Health Care is a particular challenge, since the focus on Obamacare is such a huge unknown. Will Trump insist on a single-payer system? Will he go after drug companies and make them pay less?
Here's the problem: The Trump presidency will be headline-driven, so making a traditional sector call may be tricky. But is there a chance he could suddenly start talking about, say, how awesome the restaurant industry is? Sure. And on that day — and maybe for some time after — you can expect heavy volume in the Restaurant ETF. Yes, there really is a Restaurant ETF.
That's why we will likely see more industry-specific ETFs as investors try to figure out broad thematic plays rather than old-school sector plays.
As for Trump, the best investing idea I've heard is from a trader who said that Twitter should sell co-location services to high-frequency traders so they can be as close as possible to Twitter's servers so they will get news of any Trump tweets before anyone else.
Now that's one way for Twitter to raise revenues!
The IPO market is finally heating up. I've said that before only to be disappointed, but this time the calendar really is starting to fill up. Right now we have 12 deals in the pipeline, according to Renaissance Capital, which manages the Renaissance Capital ETF, a basket of recent IPOs.
The first significant IPO of the year should price tonight — Keane Group is a pure play on the oil and gas fracking business. They are players in all the right places — the Permian, Marcellus, Utica, Bakken. Like everyone else in this space, its revenue declined in 2015 and 2016. But OPEC cut output recently, and as prices have firmed, there's hope that business will be improving. They're looking to raise more than $400 million: 22.3 million shares between $17 to $19, up from 16.7 million shares earlier in the week.
There's more coming. With trading so strong, the market is starved for deals. There's lots of pent-up demand. Seven companies filed this Tuesday alone. Keane will be joined by Jagged Peak Energy, an oil and gas E&P that will be the biggest IPO of the year so far, valued at nearly $700 million. JELD-WEN Holding, a global manufacturer of windows, doors and treated composite trim and panels, launched a $550 million IPO — this is a play on the construction business. Laureate Education, the largest for-profit higher education company, announced terms for its IPO on Wednesday, but for-profit is a tough sell given how poorly they have performed.
We'll also have our first tech unicorn of the year, App Dynamics, which analyzes customers' business-critical software applications, seeking to raise $132 million with a market cap of $1.7 billion. That's a very low float, a favorite strategy of many tech firms seeking to go public. The strategy: restricting supply helps to create a spike on the first trading day.
It's not all great news... retailers are continuing to have problems. Claire's, which sells jewelry and accessories for young women and teens, withdrew its plans for an initial public offering on Tuesday. They follow in the path of Neiman Marcus, which also pulled its IPO. It's a tough situation: retailers need to raise capital, but the retail business is not good.
Still the overall direction is positive. Right now we have two big energy names in the pipeline, a tech unicorn, a construction-related company, and seven or eight smaller companies, mostly biotech. Not a bad start!
The first wave of fourth quarter earnings, including that of Morgan Stanley on Tuesday, have generally been above expectations.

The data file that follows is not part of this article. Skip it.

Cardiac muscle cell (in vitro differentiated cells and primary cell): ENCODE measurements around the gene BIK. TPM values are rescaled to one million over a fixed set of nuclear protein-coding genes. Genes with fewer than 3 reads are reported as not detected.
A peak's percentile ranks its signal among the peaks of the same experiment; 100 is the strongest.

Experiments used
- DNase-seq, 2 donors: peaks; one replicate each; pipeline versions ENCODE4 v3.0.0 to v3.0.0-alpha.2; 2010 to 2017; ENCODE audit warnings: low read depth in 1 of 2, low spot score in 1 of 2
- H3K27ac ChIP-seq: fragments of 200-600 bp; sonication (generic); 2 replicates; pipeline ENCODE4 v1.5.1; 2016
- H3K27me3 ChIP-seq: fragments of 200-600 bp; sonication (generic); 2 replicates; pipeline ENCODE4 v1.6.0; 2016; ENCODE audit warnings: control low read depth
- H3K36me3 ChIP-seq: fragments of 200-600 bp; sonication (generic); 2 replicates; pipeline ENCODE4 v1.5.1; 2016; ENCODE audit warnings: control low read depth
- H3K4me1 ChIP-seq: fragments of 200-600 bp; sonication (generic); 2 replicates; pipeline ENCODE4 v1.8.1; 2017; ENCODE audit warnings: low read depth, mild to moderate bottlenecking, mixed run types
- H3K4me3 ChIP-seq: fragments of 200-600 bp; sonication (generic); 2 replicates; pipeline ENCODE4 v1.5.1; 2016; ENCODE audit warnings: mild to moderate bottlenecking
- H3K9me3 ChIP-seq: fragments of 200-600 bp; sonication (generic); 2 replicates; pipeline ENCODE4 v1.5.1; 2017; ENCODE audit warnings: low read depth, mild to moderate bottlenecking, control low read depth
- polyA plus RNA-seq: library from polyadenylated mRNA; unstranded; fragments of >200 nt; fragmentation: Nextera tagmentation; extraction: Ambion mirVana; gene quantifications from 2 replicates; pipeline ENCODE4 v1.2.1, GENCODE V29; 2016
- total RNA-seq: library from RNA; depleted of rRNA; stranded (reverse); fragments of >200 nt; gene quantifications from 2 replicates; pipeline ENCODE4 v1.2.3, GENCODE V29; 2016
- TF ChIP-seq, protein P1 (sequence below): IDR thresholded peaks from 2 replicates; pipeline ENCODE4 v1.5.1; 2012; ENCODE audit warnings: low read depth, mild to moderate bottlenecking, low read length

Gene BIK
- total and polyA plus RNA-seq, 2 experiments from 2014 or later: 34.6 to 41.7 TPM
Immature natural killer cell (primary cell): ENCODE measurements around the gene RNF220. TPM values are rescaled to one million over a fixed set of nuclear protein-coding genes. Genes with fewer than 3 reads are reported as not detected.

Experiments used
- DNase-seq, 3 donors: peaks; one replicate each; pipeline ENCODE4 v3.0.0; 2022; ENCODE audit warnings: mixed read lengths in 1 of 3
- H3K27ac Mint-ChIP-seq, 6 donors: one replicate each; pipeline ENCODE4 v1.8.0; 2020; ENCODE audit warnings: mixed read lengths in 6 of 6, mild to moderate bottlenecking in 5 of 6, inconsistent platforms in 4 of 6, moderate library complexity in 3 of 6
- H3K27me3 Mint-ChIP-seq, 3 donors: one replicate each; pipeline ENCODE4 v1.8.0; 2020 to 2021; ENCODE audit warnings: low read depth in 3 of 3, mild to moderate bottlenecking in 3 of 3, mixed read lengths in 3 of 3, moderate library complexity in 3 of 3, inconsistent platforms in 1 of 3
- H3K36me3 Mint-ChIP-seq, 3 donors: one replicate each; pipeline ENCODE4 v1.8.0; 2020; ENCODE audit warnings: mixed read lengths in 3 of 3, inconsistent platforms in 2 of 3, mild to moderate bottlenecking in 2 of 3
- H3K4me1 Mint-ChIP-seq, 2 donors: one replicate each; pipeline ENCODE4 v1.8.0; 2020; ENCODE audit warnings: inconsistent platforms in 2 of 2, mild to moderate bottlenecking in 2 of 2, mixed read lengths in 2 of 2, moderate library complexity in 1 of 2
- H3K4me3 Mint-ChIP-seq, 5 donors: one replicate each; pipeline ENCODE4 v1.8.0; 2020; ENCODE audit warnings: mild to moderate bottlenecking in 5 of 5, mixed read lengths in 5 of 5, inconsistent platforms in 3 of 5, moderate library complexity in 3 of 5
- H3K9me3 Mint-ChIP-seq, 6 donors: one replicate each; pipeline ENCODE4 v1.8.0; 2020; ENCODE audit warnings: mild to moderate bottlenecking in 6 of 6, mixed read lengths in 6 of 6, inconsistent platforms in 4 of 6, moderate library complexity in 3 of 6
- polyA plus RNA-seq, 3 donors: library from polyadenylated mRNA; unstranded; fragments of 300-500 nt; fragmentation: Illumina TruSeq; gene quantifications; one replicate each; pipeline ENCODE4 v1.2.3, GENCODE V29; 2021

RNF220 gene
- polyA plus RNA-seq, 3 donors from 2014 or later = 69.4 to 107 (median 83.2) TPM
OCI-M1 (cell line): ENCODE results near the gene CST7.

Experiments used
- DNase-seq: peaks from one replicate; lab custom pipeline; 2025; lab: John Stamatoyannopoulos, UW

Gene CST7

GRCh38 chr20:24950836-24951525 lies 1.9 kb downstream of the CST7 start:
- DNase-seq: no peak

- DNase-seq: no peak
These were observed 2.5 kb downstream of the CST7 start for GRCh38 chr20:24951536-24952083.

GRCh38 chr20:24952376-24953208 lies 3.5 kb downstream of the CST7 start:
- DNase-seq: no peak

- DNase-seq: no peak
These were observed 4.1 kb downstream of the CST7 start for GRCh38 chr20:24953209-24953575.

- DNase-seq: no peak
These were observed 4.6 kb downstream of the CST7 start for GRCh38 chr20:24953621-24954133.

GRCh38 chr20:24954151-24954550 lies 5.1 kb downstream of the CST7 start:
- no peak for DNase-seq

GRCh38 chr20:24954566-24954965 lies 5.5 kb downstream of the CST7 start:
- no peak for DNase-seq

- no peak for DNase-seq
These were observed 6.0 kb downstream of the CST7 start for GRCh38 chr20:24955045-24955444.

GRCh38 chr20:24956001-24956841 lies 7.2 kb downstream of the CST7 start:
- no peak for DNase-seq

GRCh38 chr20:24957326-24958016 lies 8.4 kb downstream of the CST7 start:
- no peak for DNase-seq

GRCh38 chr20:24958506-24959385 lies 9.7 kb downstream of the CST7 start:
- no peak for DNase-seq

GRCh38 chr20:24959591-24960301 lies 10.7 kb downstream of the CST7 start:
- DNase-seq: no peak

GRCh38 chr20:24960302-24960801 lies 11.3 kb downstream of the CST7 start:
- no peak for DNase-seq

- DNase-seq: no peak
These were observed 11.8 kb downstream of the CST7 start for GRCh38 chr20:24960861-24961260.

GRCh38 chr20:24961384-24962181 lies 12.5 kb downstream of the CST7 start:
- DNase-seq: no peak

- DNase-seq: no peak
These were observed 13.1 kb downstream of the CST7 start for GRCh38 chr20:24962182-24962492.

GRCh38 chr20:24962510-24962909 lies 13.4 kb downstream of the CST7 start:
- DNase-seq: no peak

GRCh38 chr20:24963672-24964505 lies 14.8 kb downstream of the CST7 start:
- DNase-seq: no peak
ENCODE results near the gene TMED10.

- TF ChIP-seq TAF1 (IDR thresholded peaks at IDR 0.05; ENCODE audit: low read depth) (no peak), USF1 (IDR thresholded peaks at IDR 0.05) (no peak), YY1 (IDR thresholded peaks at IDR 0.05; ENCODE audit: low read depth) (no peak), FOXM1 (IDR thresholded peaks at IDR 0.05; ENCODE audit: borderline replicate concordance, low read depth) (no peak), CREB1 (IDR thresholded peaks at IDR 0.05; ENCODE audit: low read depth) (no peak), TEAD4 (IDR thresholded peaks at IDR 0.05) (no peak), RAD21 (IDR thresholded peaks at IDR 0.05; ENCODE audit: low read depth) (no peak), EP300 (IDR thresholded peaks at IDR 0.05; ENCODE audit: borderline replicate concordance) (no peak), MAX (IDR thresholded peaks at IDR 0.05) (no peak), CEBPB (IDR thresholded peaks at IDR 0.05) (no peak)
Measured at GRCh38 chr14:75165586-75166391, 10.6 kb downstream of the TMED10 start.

But as we digest the results, it's worth noting that 2016 was not a banner year for earnings. S&P 500 earnings are projected to be up a measly 0.9 percent, according to Thomson Reuters.
Remember: The S&P 500 was up nearly 10 percent last year, so almost all of the gains came not because earnings were up but because the multiple expanded.
Much of the problem comes from the catastrophic 77 percent decline in energy earnings.
And the market is anticipating much of this will reverse in 2017. Right now, earnings are expected to rise 12 percent, but most analysts have not changed their 2017 estimates to reflect the Trump agenda. Many strategists believe 20 percent growth could be possible.
That's why the markets are like a tightly coiled spring: There is going to be a lot of pressure to perform big in 2017.
Here are the expectations for some of the bigger sectors, rounded off:
2017 earnings expectations
Source: Thomson Reuters
That's not a typo on energy: up 366 percent. Analysts have a 100 percent increase in earnings penciled in for ExxonMobil, the biggest energy name out there.
Is any of this remotely possible? Several well-known strategists told me it was.
I recently moderated the annual Philadelphia CFA dinner with Citigroup chief equity strategist Tobias Levkovich, as well as Richard Bernstein and AJO Partners' Ted Aronson. Bernstein is in the camp that earnings are going to expand for several reasons:
Levkovich also said earnings could be stronger than expected, particularly with a corporate tax reduction. He noted that corporations are currently paying a 27 percent effective tax rate. Assuming that stays the same, 2017 earnings for the S&P 500 could go from $118 in 2016 to $128. If the effective tax rate goes to 20 percent, earnings could get to $140, he said.
That would be an earnings boost of nearly 20 percent.
Bernstein is certainly right about one thing: Something does appear to be changing. This has important implications for investing in stocks versus bonds. Remember 2014-2016, when everyone was investing for yield, no one was investing for growth? Now the talk is about growth. What happened to our favorite slogans: "lower for longer?" and "the new normal?" Don't hear that as much any more.
Instead, Bernstein pointed out, the question if you're a bond bull is very simple: Will nominal growth in the U.S. be stronger or weaker a year from now?
If it will be stronger, Bernstein and others have argued, it's rational to believe that stocks will rally, and bonds will not.
Learning to invest on Goldman Sachs' risk arbitrage desk, made famous by leader Robert Rubin, was once seen as a fast track to fortune.
As policymakers battle over Trump's economic initiatives, they won't have to worry about the U.S. becoming a deadbeat.
Snap shares soared Monday after several Wall Street analysts initiated coverage on the stock, including a "buy" rating from Goldman Sachs.